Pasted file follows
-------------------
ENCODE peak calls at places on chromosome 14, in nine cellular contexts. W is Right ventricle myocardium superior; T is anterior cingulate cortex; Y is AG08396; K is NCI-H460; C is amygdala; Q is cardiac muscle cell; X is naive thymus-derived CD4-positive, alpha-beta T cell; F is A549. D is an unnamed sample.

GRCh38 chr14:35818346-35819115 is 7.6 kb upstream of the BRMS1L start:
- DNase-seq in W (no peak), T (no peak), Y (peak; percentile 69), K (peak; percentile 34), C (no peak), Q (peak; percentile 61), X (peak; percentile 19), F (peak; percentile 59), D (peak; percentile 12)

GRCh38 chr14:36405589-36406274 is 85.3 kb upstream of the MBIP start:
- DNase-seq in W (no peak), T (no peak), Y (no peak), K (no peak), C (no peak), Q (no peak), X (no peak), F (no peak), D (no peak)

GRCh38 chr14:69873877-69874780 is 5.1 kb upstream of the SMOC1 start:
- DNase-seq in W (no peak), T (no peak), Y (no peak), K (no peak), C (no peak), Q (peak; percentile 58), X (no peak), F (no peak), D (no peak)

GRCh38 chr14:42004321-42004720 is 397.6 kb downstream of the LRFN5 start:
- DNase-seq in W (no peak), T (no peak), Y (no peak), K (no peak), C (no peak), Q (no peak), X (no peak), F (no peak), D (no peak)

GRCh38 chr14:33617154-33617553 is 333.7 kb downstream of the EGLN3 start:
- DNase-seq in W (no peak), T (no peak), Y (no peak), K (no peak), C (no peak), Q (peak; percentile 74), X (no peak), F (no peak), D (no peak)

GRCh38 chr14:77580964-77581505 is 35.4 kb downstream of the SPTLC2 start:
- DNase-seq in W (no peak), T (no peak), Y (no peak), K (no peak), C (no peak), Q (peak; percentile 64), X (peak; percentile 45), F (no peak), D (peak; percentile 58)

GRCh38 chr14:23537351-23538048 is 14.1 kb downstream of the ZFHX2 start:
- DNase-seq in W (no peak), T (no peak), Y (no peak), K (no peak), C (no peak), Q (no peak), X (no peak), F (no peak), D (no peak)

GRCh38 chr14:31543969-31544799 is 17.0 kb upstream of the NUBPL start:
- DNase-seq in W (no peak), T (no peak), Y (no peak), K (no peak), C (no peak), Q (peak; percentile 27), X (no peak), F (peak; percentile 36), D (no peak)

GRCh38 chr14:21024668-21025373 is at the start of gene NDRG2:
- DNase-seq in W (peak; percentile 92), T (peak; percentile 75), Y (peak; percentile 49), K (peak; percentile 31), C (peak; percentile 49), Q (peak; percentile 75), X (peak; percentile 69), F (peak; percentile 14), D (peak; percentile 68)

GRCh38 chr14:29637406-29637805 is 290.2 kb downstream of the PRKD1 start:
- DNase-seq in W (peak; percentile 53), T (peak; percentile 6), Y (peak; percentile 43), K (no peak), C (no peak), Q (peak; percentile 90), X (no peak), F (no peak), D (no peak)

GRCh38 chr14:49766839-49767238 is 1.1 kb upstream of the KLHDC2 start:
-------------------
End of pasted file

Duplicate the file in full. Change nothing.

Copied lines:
ENCODE peak calls at places on chromosome 14, in nine cellular contexts. W is Right ventricle myocardium superior; T is anterior cingulate cortex; Y is AG08396; K is NCI-H460; C is amygdala; Q is cardiac muscle cell; X is naive thymus-derived CD4-positive, alpha-beta T cell; F is A549. D is an unnamed sample.

GRCh38 chr14:35818346-35819115 is 7.6 kb upstream of the BRMS1L start:
- DNase-seq in W (no peak), T (no peak), Y (peak; percentile 69), K (peak; percentile 34), C (no peak), Q (peak; percentile 61), X (peak; percentile 19), F (peak; percentile 59), D (peak; percentile 12)

GRCh38 chr14:36405589-36406274 is 85.3 kb upstream of the MBIP start:
- DNase-seq in W (no peak), T (no peak), Y (no peak), K (no peak), C (no peak), Q (no peak), X (no peak), F (no peak), D (no peak)

GRCh38 chr14:69873877-69874780 is 5.1 kb upstream of the SMOC1 start:
- DNase-seq in W (no peak), T (no peak), Y (no peak), K (no peak), C (no peak), Q (peak; percentile 58), X (no peak), F (no peak), D (no peak)

GRCh38 chr14:42004321-42004720 is 397.6 kb downstream of the LRFN5 start:
- DNase-seq in W (no peak), T (no peak), Y (no peak), K (no peak), C (no peak), Q (no peak), X (no peak), F (no peak), D (no peak)

GRCh38 chr14:33617154-33617553 is 333.7 kb downstream of the EGLN3 start:
- DNase-seq in W (no peak), T (no peak), Y (no peak), K (no peak), C (no peak), Q (peak; percentile 74), X (no peak), F (no peak), D (no peak)

GRCh38 chr14:77580964-77581505 is 35.4 kb downstream of the SPTLC2 start:
- DNase-seq in W (no peak), T (no peak), Y (no peak), K (no peak), C (no peak), Q (peak; percentile 64), X (peak; percentile 45), F (no peak), D (peak; percentile 58)

GRCh38 chr14:23537351-23538048 is 14.1 kb downstream of the ZFHX2 start:
- DNase-seq in W (no peak), T (no peak), Y (no peak), K (no peak), C (no peak), Q (no peak), X (no peak), F (no peak), D (no peak)

GRCh38 chr14:31543969-31544799 is 17.0 kb upstream of the NUBPL start:
- DNase-seq in W (no peak), T (no peak), Y (no peak), K (no peak), C (no peak), Q (peak; percentile 27), X (no peak), F (peak; percentile 36), D (no peak)

GRCh38 chr14:21024668-21025373 is at the start of gene NDRG2:
- DNase-seq in W (peak; percentile 92), T (peak; percentile 75), Y (peak; percentile 49), K (peak; percentile 31), C (peak; percentile 49), Q (peak; percentile 75), X (peak; percentile 69), F (peak; percentile 14), D (peak; percentile 68)

GRCh38 chr14:29637406-29637805 is 290.2 kb downstream of the PRKD1 start:
- DNase-seq in W (peak; percentile 53), T (peak; percentile 6), Y (peak; percentile 43), K (no peak), C (no peak), Q (peak; percentile 90), X (no peak), F (no peak), D (no peak)

GRCh38 chr14:49766839-49767238 is 1.1 kb upstream of the KLHDC2 start: